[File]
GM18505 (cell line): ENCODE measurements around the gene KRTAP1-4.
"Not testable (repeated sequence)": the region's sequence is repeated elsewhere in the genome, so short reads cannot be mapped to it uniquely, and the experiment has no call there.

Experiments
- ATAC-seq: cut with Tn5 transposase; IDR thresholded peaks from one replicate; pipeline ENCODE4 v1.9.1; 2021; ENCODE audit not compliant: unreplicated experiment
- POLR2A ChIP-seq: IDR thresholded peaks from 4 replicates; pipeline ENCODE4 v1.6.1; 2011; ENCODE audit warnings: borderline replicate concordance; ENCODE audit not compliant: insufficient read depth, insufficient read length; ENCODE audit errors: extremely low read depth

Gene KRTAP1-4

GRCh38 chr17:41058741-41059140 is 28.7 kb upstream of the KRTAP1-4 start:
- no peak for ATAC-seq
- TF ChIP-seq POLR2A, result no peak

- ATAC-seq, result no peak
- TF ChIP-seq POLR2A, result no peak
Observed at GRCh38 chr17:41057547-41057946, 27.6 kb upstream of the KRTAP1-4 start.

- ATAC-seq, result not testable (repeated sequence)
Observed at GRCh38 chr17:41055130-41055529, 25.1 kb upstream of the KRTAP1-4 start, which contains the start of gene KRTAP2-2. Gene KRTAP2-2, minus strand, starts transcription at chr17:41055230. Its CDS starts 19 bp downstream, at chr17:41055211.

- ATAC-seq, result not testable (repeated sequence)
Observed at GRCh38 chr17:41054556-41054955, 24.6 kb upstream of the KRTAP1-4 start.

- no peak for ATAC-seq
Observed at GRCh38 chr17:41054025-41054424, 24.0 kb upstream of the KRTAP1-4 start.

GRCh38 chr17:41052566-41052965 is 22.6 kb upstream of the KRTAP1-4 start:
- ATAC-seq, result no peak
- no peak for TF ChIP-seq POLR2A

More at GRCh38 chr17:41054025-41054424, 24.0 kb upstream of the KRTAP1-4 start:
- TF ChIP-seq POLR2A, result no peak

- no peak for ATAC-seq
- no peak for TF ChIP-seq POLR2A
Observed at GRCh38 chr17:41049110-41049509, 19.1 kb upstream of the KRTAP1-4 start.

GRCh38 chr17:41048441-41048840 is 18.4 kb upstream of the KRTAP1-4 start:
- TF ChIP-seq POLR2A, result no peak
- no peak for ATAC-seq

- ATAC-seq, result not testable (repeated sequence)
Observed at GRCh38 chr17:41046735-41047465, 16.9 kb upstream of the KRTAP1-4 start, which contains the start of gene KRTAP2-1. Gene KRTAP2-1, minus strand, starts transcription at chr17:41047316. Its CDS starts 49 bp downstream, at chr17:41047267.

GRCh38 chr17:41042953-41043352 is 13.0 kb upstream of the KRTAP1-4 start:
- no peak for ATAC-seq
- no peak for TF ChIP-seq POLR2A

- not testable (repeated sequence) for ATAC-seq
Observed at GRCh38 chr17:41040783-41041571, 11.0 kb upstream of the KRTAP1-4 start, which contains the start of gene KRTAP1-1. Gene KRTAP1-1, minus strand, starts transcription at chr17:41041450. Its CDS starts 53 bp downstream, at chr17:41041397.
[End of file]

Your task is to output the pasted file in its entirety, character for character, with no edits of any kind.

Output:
GM18505 (cell line): ENCODE measurements around the gene KRTAP1-4.
"Not testable (repeated sequence)": the region's sequence is repeated elsewhere in the genome, so short reads cannot be mapped to it uniquely, and the experiment has no call there.

Experiments
- ATAC-seq: cut with Tn5 transposase; IDR thresholded peaks from one replicate; pipeline ENCODE4 v1.9.1; 2021; ENCODE audit not compliant: unreplicated experiment
- POLR2A ChIP-seq: IDR thresholded peaks from 4 replicates; pipeline ENCODE4 v1.6.1; 2011; ENCODE audit warnings: borderline replicate concordance; ENCODE audit not compliant: insufficient read depth, insufficient read length; ENCODE audit errors: extremely low read depth

Gene KRTAP1-4

GRCh38 chr17:41058741-41059140 is 28.7 kb upstream of the KRTAP1-4 start:
- no peak for ATAC-seq
- TF ChIP-seq POLR2A, result no peak

- ATAC-seq, result no peak
- TF ChIP-seq POLR2A, result no peak
Observed at GRCh38 chr17:41057547-41057946, 27.6 kb upstream of the KRTAP1-4 start.

- ATAC-seq, result not testable (repeated sequence)
Observed at GRCh38 chr17:41055130-41055529, 25.1 kb upstream of the KRTAP1-4 start, which contains the start of gene KRTAP2-2. Gene KRTAP2-2, minus strand, starts transcription at chr17:41055230. Its CDS starts 19 bp downstream, at chr17:41055211.

- ATAC-seq, result not testable (repeated sequence)
Observed at GRCh38 chr17:41054556-41054955, 24.6 kb upstream of the KRTAP1-4 start.

- no peak for ATAC-seq
Observed at GRCh38 chr17:41054025-41054424, 24.0 kb upstream of the KRTAP1-4 start.

GRCh38 chr17:41052566-41052965 is 22.6 kb upstream of the KRTAP1-4 start:
- ATAC-seq, result no peak
- no peak for TF ChIP-seq POLR2A

More at GRCh38 chr17:41054025-41054424, 24.0 kb upstream of the KRTAP1-4 start:
- TF ChIP-seq POLR2A, result no peak

- no peak for ATAC-seq
- no peak for TF ChIP-seq POLR2A
Observed at GRCh38 chr17:41049110-41049509, 19.1 kb upstream of the KRTAP1-4 start.

GRCh38 chr17:41048441-41048840 is 18.4 kb upstream of the KRTAP1-4 start:
- TF ChIP-seq POLR2A, result no peak
- no peak for ATAC-seq

- ATAC-seq, result not testable (repeated sequence)
Observed at GRCh38 chr17:41046735-41047465, 16.9 kb upstream of the KRTAP1-4 start, which contains the start of gene KRTAP2-1. Gene KRTAP2-1, minus strand, starts transcription at chr17:41047316. Its CDS starts 49 bp downstream, at chr17:41047267.

GRCh38 chr17:41042953-41043352 is 13.0 kb upstream of the KRTAP1-4 start:
- no peak for ATAC-seq
- no peak for TF ChIP-seq POLR2A

- not testable (repeated sequence) for ATAC-seq
Observed at GRCh38 chr17:41040783-41041571, 11.0 kb upstream of the KRTAP1-4 start, which contains the start of gene KRTAP1-1. Gene KRTAP1-1, minus strand, starts transcription at chr17:41041450. Its CDS starts 53 bp downstream, at chr17:41041397.